Health Library Explorer
A B C D E F G H I J K L M N O P Q R S T U V W X Y Z A-Z Listings Contact Us

Bacterial Meningitis

Meningitis is an infection of the membrane and fluid around the brain and spinal cord. It strikes very fast. It spreads quickly through the body. And it may cause severe long-term health problems. It can even be fatal. So it's vital to get medical help right away if you think you or a loved one has this infection.

Side view of head and neck with cross section of brain showing cerebrospinal fluid around the brain and spinal cord.

Symptoms of bacterial meningitis

Call 911 right away if you, your child, or a family member has a sudden fever of 100.4°F (38°C) or higher with any of the following:

  • Severe headache that doesn’t go away

  • Stiff neck (arching back or neck in infants)

  • Nausea or vomiting with headache

  • Double vision

  • Sleepiness or trouble waking up

  • Irritability

  • Dislike of being handled (infants)

  • Bruise-like rash or splotchy skin

  • Sensitivity to light

  • Bulging of the soft spot on the skull (fontanelle) in babies

Have any baby checked by a healthcare provider right away if they are very irritable, very sleepy, or eat poorly.

Diagnosing bacterial meningitis

Tests that may be done include:

  • Spinal tap (lumbar puncture). This test takes a sample of spinal fluid from the low back. The fluid is tested for bacteria, virus, blood, and glucose. This is the best test to confirm this infection.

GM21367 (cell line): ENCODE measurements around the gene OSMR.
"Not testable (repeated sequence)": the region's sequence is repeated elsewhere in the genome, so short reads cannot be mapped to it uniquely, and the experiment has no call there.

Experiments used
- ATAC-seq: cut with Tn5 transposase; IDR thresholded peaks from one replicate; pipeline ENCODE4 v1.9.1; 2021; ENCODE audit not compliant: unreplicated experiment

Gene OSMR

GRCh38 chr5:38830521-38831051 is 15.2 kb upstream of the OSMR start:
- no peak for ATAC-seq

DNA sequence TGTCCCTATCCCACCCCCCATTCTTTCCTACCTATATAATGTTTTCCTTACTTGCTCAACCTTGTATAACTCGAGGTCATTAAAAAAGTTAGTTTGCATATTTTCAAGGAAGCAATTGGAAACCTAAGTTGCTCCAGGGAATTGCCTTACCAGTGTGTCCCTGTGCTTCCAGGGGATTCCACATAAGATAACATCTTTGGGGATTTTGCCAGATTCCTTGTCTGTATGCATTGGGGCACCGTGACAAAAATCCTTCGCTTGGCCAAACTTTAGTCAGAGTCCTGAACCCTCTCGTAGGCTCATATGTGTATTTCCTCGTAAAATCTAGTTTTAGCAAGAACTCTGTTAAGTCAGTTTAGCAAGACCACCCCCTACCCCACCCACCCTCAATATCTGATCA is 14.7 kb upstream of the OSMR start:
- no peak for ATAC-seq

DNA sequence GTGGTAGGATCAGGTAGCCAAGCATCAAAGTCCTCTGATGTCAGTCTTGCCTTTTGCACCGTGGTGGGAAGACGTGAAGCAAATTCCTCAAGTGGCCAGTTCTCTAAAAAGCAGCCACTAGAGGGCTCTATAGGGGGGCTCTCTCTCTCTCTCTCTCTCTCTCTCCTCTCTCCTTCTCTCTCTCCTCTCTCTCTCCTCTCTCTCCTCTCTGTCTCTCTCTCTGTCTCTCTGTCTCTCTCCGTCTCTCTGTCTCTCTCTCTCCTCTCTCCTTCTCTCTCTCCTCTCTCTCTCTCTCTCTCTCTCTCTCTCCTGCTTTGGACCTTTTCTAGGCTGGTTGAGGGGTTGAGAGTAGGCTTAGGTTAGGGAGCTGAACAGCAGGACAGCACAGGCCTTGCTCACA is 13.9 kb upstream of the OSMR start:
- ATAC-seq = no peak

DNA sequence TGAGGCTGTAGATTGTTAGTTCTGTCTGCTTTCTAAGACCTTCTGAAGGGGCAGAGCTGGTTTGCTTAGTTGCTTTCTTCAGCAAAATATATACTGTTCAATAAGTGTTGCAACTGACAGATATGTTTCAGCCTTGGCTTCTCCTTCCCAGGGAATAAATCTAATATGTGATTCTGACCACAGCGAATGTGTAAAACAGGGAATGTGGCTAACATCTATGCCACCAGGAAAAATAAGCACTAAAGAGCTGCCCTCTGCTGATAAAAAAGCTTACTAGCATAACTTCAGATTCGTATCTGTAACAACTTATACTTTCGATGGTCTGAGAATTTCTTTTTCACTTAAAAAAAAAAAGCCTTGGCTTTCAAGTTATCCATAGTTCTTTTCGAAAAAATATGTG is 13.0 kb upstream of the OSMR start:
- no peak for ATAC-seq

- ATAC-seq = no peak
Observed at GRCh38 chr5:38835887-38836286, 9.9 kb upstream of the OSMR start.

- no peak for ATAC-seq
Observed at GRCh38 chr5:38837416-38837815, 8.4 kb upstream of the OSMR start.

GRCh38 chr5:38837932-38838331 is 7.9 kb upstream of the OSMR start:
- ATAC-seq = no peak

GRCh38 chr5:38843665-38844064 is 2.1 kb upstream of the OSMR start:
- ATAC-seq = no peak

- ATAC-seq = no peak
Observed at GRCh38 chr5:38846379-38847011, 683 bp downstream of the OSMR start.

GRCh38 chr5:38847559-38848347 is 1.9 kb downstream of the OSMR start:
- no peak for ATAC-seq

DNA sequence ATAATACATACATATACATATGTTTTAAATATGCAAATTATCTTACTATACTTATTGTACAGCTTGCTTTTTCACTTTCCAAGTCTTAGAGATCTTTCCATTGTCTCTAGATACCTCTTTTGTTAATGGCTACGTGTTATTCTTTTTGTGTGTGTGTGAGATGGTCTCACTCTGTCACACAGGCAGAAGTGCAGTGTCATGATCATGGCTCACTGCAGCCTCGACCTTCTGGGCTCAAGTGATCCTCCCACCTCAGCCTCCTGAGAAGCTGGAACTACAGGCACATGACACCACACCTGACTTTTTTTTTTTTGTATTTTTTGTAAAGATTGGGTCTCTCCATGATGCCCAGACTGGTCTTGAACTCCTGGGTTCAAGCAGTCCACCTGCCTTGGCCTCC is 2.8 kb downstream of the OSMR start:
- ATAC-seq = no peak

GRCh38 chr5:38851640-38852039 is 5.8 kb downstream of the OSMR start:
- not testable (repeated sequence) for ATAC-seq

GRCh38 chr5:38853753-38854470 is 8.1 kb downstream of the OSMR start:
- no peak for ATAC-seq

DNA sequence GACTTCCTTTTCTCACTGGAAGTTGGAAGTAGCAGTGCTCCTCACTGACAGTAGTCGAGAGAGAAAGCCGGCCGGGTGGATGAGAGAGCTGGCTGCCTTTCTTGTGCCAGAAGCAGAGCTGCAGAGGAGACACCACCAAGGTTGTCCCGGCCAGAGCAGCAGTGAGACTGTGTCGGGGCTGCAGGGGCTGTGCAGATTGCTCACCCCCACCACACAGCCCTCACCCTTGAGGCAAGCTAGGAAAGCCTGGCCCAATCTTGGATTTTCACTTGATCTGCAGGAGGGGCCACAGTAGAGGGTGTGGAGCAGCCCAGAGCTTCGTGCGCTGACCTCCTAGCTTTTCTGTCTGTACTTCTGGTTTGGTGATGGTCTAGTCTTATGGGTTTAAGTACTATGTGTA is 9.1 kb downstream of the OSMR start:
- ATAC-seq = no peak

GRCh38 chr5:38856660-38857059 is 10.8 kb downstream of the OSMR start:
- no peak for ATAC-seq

• CT scan or MRI. These tests are often done to look for other causes of symptoms before a spinal tap is done.

  • Lab screening. Lab screening of blood, urine, and body secretions can find and identify infection. It can tell if there are antibodies and foreign proteins.

Treating bacterial meningitis

This infection must be treated as soon as possible. A child or adult with bacterial meningitis will be closely watched in the hospital. Medicines that fight infection (antibiotics) are given through an IV (intravenous) line. This is a tube put into a vein in the arm or hand. Other treatments may include draining infected fluid from the sinuses. And anti-seizure or steroid medicines to prevent seizures and reduce brain inflammation.

Preventing bacterial meningitis

To help prevent this infection:

  • Make sure your child has had all routine childhood vaccines on time and on schedule.

  • Ask your healthcare provider if you or your child should get a flu shot or vaccines against pneumonia or meningitis.

  • Call your healthcare provider right away if you, your child, or a member of the household has been around anyone who has meningitis.

Online Medical Reviewer: Anne Fetterman RN BSN
Online Medical Reviewer: Marianne Fraser MSN RN
Online Medical Reviewer: Rita Sather RN
Date Last Reviewed: 3/1/2024
© 2000-2024 The StayWell Company, LLC. All rights reserved. This information is not intended as a substitute for professional medical care. Always follow your healthcare professional's instructions.
The health content and information on this site is made possible through the generous support of the Haspel Education Fund.
StayWell Disclaimer